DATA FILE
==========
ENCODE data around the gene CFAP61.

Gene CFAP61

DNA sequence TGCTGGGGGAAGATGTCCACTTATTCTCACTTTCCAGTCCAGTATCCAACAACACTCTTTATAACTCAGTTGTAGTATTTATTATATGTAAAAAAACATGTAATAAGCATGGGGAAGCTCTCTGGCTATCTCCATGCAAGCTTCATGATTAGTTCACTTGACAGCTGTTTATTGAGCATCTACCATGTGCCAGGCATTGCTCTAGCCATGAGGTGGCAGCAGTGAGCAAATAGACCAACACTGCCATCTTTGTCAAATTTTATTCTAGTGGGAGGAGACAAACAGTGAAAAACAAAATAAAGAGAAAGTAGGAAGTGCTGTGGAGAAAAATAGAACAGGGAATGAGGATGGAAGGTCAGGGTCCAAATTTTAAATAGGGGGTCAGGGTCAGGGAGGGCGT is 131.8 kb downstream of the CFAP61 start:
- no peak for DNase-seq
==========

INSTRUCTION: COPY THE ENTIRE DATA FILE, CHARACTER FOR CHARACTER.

ENCODE data around the gene CFAP61.

Gene CFAP61

DNA sequence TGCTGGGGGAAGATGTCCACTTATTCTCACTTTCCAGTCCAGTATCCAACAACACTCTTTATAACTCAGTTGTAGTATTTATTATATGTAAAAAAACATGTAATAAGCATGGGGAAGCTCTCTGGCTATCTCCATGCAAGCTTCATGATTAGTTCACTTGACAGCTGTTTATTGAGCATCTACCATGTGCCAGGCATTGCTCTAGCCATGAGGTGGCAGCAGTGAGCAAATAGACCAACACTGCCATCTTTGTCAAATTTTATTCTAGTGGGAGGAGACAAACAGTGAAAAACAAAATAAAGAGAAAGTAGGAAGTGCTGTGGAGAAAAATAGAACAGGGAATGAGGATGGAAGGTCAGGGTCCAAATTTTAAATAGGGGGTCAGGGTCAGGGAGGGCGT is 131.8 kb downstream of the CFAP61 start:
- no peak for DNase-seq